My other compartment is a little confused. Completely calm and clear in what it is doing but a little confused all the same. As I am preaching, and praying, I am also surveying the situation around the man in the mask. No one around him is at all bothered. Now, I am aware that unless you were very close to him you would have no need to notice. I am the only one looking down the Church. Yet, those beside him have not flinched anymore than me.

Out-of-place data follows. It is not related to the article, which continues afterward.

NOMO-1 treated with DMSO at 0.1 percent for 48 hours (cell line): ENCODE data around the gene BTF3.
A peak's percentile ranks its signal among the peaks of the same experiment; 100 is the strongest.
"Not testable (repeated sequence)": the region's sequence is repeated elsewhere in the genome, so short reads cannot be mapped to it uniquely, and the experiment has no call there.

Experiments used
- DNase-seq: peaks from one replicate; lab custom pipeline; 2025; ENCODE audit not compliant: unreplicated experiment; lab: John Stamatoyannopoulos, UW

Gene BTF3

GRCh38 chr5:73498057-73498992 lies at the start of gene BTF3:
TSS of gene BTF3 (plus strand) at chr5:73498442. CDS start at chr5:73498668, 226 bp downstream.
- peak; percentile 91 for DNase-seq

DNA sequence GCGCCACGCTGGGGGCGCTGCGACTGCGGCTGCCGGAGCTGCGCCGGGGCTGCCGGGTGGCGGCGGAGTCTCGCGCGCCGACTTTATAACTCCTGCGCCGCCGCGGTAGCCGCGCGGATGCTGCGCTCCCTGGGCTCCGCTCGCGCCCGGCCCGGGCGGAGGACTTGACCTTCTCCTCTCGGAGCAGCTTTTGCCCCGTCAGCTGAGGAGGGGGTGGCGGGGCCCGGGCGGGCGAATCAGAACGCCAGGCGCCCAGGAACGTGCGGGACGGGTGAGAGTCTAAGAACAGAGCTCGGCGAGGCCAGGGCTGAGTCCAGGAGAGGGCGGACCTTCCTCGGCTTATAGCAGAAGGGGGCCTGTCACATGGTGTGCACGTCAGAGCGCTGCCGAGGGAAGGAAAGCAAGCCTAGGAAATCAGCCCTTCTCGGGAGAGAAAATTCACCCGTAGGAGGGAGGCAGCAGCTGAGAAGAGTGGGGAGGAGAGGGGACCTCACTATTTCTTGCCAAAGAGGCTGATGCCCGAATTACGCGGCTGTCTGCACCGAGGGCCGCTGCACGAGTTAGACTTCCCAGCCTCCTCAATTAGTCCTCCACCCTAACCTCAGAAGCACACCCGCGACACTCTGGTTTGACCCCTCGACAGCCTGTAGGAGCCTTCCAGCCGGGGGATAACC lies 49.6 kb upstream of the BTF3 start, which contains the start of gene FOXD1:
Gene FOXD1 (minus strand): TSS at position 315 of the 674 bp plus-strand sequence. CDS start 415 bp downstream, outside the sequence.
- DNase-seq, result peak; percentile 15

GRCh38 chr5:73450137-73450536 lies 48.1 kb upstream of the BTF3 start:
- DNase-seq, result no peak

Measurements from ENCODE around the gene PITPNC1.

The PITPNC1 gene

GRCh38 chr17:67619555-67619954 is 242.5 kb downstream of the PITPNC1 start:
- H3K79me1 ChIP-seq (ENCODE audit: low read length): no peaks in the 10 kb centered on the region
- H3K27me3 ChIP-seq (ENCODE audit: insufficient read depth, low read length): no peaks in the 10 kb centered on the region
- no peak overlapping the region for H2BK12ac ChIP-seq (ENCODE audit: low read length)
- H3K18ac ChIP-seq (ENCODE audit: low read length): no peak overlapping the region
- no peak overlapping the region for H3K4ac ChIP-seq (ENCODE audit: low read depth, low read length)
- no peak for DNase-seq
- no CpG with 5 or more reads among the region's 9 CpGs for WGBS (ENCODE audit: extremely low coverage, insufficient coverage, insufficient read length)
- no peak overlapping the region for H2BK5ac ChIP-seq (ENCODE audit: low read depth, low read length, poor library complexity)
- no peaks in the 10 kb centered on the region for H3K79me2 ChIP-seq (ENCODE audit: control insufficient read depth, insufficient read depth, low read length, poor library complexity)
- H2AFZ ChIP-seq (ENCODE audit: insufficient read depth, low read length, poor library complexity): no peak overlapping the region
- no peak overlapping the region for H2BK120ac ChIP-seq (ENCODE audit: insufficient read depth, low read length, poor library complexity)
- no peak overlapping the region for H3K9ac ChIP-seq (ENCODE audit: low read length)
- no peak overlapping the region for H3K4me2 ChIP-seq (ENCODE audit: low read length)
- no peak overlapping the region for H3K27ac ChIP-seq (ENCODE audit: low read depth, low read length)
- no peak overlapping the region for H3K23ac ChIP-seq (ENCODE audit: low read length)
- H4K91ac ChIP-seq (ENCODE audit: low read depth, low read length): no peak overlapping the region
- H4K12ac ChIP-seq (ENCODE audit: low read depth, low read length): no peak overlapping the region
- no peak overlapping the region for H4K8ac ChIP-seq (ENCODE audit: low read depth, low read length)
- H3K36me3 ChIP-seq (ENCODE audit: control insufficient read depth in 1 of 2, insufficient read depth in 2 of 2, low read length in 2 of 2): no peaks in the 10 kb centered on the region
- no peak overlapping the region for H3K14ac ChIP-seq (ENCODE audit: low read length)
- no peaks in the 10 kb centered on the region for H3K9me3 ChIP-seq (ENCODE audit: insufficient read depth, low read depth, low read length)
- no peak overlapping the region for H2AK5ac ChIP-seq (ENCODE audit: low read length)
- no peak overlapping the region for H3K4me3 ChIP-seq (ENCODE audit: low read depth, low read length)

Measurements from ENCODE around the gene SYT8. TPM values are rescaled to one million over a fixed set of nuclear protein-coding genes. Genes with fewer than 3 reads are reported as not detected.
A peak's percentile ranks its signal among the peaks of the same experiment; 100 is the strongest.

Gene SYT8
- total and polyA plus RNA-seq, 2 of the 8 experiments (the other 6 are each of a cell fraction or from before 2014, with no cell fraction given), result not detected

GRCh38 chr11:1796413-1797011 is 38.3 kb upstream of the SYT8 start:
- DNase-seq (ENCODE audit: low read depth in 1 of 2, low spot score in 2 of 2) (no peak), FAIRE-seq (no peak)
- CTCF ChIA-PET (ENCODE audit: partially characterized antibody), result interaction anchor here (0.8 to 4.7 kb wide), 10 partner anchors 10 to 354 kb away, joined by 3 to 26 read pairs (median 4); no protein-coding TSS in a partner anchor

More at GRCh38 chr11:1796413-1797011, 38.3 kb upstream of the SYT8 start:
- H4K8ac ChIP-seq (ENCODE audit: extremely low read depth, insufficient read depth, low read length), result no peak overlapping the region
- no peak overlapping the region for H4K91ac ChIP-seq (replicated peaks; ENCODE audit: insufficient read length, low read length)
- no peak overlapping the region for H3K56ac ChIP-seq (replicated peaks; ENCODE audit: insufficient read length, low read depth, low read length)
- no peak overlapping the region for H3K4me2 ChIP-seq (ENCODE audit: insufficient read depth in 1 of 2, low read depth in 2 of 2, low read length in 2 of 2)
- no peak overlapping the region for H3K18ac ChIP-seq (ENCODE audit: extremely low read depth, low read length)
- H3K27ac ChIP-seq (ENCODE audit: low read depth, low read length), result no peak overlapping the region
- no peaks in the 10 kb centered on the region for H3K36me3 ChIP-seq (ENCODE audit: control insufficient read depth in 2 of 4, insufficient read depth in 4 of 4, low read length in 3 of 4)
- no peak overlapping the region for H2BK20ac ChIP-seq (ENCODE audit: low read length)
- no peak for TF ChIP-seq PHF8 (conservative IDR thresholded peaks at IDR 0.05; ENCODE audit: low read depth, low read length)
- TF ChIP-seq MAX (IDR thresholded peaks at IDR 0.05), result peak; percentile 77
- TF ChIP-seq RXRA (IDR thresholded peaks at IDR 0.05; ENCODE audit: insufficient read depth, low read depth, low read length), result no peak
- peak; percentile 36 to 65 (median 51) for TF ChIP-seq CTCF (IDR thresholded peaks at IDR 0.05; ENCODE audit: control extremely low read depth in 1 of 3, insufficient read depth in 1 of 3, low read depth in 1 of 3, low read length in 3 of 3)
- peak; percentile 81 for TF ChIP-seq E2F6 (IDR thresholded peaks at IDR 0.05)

After a few minutes he very deliberately, for full effect, pulled his hood over his head. My “keeping an eye on the situation” compartment certainly felt that that was a sinister move. I was then fairly sure that he was not going to endure a full sermon without reacting. There was still no point in losing what I felt was a good wee sermon until such times as I had to. Of course compartment #1 was hoping that he might actually be enjoying this part of the sermon which saw Jesus in John Chapter 4 smashing all the cultural norms. When I saw him getting out of the pew and into the aisle compartments 2 and 3 kind of shut down but the preaching one remained resolute. I was in the midst of an illustration so actually it was perfect timing. I like to think that the prayer compartment did its work! He shouted something but I was resolute in neither stopping or responding. Within seconds he was gone and I was back to absolute normal. Of course this was the first time that the vast majority of the congregation knew anything had been amiss! Afterwards, many said that they thought it was part of the sermon. The week before a similar incident had been acted out as part of the Family Service. Nothing surprises in Fitzroy. Once they realised that it wasn’t set up by me the other realisation dawned. Dangerous!